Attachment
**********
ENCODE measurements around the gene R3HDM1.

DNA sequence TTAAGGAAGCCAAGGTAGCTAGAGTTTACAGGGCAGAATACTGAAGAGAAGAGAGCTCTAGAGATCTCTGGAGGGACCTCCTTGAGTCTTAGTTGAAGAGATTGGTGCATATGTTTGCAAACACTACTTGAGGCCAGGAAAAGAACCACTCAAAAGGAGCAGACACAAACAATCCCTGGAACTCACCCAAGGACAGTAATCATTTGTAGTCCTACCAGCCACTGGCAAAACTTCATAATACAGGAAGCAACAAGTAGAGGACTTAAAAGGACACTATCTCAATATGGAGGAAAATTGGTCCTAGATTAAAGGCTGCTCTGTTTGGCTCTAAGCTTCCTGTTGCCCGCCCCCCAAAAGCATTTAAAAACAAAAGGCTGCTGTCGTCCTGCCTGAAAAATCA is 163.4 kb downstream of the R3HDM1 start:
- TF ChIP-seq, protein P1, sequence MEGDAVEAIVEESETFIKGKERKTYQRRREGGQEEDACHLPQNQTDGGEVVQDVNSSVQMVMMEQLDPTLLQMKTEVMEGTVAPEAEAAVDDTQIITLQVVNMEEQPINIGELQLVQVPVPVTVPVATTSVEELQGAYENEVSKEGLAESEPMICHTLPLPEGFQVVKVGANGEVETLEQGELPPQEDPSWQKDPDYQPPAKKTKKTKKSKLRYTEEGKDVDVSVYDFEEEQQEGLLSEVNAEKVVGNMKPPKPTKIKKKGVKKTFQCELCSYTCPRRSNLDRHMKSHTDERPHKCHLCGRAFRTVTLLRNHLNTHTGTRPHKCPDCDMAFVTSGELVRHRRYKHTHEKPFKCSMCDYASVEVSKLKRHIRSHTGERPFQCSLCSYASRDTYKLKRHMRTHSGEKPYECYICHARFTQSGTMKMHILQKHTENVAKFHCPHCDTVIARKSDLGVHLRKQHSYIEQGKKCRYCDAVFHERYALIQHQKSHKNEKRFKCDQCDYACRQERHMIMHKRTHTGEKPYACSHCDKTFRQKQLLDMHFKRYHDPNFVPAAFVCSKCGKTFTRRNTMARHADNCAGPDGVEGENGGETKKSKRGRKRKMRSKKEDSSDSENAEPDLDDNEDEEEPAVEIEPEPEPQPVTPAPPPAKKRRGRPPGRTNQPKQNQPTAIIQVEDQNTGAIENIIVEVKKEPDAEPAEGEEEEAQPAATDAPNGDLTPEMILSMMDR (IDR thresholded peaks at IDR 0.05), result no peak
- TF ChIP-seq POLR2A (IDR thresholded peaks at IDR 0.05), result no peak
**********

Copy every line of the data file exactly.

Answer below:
ENCODE measurements around the gene R3HDM1.

DNA sequence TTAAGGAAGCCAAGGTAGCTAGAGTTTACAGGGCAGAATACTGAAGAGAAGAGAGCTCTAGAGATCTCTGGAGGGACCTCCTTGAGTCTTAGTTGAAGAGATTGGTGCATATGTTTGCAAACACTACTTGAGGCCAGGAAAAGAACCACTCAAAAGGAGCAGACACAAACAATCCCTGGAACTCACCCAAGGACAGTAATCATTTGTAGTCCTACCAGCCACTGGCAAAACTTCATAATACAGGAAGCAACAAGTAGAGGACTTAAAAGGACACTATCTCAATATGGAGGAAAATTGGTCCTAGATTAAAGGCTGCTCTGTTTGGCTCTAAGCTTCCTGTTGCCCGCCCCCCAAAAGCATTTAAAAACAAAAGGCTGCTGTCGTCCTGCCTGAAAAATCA is 163.4 kb downstream of the R3HDM1 start:
- TF ChIP-seq, protein P1, sequence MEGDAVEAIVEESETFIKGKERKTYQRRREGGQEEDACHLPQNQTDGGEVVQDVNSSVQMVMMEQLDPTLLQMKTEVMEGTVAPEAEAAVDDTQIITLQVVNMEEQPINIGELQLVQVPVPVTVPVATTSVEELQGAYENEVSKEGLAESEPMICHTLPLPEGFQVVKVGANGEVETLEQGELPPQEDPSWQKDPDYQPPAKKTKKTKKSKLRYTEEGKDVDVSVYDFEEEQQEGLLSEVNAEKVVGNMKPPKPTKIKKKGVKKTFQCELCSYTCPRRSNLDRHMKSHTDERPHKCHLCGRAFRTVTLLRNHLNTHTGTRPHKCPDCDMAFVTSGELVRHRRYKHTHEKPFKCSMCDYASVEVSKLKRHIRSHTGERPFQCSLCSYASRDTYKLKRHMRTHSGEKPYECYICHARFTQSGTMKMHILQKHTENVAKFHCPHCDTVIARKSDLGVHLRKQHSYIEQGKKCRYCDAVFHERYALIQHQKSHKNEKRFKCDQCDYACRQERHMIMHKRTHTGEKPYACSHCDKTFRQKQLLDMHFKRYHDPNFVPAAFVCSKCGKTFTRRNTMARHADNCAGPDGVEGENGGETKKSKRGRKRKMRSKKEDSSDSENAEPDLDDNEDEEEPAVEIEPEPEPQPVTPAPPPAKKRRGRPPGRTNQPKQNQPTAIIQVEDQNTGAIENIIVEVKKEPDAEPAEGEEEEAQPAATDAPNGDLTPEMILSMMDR (IDR thresholded peaks at IDR 0.05), result no peak
- TF ChIP-seq POLR2A (IDR thresholded peaks at IDR 0.05), result no peak